The brutality of the authorities against the open and peace-loving religious community angered many. Originally sympathized with the Christians Flavius Valerius Constantine, the son of the co-Regent Constantius Chlorus, in 306 established control over Britain (then a Roman province), which immediately stopped the persecution and returned it to the Christians taken away from temples and Holy books.

Gathering around himself the most capable legions, he took a 312 on the offensive on Rome. The campaign was accompanied by a series of mystical events in the life of Constantine, who before the decisive battle ordered the soldiers to draw on the shields with the Christian symbol of the Labarum. Entering the town, he pointedly refused to offer sacrifice to Jupiter. But Diocletian, who lived at that time in Italy, after the victory of Constantine committed suicide.

Soon Constantine along with another Emperor — Lizine took the edict of Milan (312), which proclaimed religious tolerance in the Roman Empire.

But then Licinius came under the influence of Christianophobia, thinking that if Constantine openly supported Christianity, he needs to rely on pagan cults. The measures taken litsiniy would call today the “discrimination” he forbade Christians to convoke councils, to do charity work finally demanded separate visiting temples men and women that actually meant their closure. In 324 Licinius decided to oppose Constantine and lost, and then the whole Roman Empire came under the rule of the Emperor-a Christian. After that, in fact, began excavations in Jerusalem, during which was found the tree of honor of the cross.

The memories of the tragic events of the early fourth century are of particular relevance in our days, when around the world there are processes of de-Christianization.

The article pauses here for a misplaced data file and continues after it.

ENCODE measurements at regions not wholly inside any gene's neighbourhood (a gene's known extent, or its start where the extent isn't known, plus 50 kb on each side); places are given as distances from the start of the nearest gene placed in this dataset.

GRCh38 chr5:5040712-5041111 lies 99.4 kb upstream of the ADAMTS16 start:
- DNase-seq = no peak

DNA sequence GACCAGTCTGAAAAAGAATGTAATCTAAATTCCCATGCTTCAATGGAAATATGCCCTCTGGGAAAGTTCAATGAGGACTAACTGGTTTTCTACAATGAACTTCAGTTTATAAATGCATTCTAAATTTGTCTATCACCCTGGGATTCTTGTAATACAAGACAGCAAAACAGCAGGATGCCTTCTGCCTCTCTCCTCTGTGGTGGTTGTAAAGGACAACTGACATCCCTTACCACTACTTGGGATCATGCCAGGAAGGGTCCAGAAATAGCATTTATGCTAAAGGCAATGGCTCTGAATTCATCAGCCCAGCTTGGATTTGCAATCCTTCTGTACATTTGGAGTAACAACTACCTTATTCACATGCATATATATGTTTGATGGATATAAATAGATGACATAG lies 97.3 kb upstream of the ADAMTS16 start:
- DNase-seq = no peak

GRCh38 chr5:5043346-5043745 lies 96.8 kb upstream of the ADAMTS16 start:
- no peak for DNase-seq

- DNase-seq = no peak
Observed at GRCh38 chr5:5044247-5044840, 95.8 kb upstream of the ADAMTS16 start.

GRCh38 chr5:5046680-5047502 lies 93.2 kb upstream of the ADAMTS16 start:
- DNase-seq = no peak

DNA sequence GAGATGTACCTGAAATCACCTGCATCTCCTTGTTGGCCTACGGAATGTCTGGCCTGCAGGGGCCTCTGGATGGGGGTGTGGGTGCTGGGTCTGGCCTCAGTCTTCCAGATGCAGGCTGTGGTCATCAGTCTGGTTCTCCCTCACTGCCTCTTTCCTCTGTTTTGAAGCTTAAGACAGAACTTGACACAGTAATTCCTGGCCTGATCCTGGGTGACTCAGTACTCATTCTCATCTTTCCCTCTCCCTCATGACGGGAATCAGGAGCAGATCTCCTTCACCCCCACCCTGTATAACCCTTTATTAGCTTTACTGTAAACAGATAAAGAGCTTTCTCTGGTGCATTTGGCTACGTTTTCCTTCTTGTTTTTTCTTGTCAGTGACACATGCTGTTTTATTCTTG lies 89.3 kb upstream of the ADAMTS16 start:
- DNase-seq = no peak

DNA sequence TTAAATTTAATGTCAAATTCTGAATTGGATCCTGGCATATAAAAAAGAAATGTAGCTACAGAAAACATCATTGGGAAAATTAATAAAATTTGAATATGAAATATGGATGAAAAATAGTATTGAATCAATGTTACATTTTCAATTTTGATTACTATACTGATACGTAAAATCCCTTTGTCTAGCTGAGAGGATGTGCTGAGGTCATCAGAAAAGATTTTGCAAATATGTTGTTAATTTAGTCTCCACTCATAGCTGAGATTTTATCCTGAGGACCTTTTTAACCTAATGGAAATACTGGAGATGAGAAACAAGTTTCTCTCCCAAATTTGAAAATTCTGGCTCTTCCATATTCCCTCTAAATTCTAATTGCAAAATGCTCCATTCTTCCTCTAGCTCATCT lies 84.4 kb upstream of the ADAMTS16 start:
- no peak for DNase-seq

Today Christian communities are once again the subject of persecution in the middle East and in the West. In this situation, history, which ended in the Exaltation of the cross, becomes a formidable reminder for all who in our time wants to try on a toga of Diocletian.

Placing as its goal the destruction of Christianity, the power of the Roman Empire faced an unexpected response to the challenge. In the Christian consciousness actualized “dormant” old Testament archetypes, mobilizing people for the organization of the political-military resistance, whose speakers were Konstantin and his associates.

Abolishing the cruel and despotic orders, and Constantine and his followers laid the Foundation of a new civilization, created on the basis of the Roman infrastructure of the Byzantine state.

Founded by Constantine “New Rome” — Constantinople became the center of a new society that was spreading around the world a new ethic, Dating back to biblical commandments. This society went down in history as a much more humane and culturally developed than the surrounding despotism “of the dark and middle ages.

The Orthodox Church, unlike other Christian denominations, and still keep the grateful memory of Constantine the Great, revering it as the “Holy Tsar”.

To the Christian sacrifice, which is different from perkristian saints of Ancient Rome and of Byzantium, Russia added a gift to resist evil, which has repeatedly said, in particular, an outstanding Russian philosopher Ivan Ilyin.